In March 2004, China’s Eximbank extended a USD 2 billion oil-backed loan to Angola to support its reconstruction.83 Driven by its thirst for oil, China offered highly concessionary loan terms to Angola, which compared favorably with those provided by European banks.84 In return for helping to build and rehabilitate Angolan infrastructure, China secured an initial commitment of 10,000 barrels of Angolan oil per day,85 which would rise to 80,000-120,000 barrels per day over the life of the loan.86By the end of 2007, nearly USD 837 million of the initial USD 1 billion Chinese loan disbursement had been utilized,87triggering the second loan tranche to be released. In September 2007, Angola negotiated an additional USD 500 million Chinese loan to support projects associated with the first phase. Later that year, China and Angola signed a further USD 2 billion oil-backed loan at even better terms for Angola.88 The new loan focused on rebuilding Angola’s health and education infrastructure.89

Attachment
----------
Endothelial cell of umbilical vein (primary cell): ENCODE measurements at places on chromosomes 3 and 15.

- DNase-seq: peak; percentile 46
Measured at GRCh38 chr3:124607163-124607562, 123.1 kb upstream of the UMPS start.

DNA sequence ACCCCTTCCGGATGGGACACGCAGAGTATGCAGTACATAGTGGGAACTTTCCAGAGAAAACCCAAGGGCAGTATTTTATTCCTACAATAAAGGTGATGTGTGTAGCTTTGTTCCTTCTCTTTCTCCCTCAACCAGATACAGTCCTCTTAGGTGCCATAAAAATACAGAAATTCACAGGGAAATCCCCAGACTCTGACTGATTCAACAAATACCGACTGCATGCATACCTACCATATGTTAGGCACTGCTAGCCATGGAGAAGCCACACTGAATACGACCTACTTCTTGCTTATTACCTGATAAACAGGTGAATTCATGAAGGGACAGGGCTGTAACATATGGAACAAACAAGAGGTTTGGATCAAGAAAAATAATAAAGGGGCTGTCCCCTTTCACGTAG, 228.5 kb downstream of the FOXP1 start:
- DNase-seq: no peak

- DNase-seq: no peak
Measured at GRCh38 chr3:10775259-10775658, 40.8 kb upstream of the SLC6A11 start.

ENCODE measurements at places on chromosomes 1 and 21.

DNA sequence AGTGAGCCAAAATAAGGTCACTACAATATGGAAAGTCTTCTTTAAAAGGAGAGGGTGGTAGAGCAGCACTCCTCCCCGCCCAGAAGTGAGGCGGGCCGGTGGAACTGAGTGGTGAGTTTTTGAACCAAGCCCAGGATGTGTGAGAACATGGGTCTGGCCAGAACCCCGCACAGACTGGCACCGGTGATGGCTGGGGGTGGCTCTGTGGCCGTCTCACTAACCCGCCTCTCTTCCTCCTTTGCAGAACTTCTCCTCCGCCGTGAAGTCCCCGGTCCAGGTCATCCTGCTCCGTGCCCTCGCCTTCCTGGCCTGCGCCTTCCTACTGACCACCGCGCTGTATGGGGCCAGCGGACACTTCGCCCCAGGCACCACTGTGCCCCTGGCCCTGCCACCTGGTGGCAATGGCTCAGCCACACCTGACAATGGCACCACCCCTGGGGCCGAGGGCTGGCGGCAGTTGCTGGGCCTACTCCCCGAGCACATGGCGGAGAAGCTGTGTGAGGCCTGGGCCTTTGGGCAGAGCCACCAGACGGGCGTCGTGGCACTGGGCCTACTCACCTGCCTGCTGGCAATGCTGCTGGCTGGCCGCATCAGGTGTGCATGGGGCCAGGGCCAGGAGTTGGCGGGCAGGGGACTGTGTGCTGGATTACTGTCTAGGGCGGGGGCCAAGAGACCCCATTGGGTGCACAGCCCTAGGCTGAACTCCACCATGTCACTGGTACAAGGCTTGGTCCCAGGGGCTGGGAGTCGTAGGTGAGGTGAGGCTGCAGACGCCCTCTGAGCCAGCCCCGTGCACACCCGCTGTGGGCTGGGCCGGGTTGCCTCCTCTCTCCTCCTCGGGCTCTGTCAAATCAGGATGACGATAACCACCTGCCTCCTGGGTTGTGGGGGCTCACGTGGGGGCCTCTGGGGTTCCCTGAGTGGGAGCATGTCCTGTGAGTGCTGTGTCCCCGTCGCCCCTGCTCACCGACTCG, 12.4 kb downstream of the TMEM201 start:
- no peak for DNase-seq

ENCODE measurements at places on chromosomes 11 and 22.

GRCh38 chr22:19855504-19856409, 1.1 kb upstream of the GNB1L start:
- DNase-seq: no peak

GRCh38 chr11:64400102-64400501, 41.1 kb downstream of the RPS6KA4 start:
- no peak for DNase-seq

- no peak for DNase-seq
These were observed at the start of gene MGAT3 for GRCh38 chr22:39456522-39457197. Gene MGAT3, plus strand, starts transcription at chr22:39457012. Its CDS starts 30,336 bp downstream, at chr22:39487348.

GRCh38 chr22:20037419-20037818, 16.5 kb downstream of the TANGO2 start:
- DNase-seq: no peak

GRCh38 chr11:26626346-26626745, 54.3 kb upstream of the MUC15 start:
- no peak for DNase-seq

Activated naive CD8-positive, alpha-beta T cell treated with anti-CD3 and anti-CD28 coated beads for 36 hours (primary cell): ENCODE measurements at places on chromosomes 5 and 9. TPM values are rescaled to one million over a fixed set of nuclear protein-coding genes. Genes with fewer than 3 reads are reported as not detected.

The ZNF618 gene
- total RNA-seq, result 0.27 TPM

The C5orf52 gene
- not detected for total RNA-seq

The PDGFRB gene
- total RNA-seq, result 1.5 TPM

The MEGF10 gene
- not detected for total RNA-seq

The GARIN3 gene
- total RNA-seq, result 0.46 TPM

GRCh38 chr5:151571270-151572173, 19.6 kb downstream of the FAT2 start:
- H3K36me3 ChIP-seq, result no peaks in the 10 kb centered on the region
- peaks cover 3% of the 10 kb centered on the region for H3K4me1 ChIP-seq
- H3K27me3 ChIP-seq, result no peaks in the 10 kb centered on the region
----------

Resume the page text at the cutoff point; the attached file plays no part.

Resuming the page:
The China-Angola loan agreements operate as follows: once priority infrastructure projects are identified by relevant Angolan ministries and tabled to a joint committee of the Angolan Ministry of Finance (MOF) and the Chinese Ministry of Foreign and Commercial Affairs (MOFCOM), they are put to tender. However, the tendering process is restricted, as 70 percent of the total value of all contracts is reserved for Chinese companies; the remainder goes to Angolan contractors.90 Once tendered, a minimum of three Chinese companies bid on the project and a final selection is made. A third party not funded by the credit line is entrusted with inspecting all projects, and a multi-sector technical group consisting of Chinese and Angolan officials oversees project implementation.91 Angolan line ministries are responsible for securing adequate staff to manage these public works. Once the project contracts are signed, the loan functions like a current account. At the instruction of the Angolan MOF, Eximbank makes direct disbursements to the approved contractor(s). Loan repayment commences at the project’s completion; in the interim, Angolan oil revenues, which are automatically deposited into an escrow account and deducted on an agreed schedule to service the debt, guarantee the loan.92 Through this arrangement, Angola secures essential infrastructure, China obtains much-needed oil, and each party is protected against malfeasance through the loan’s innovative structuring.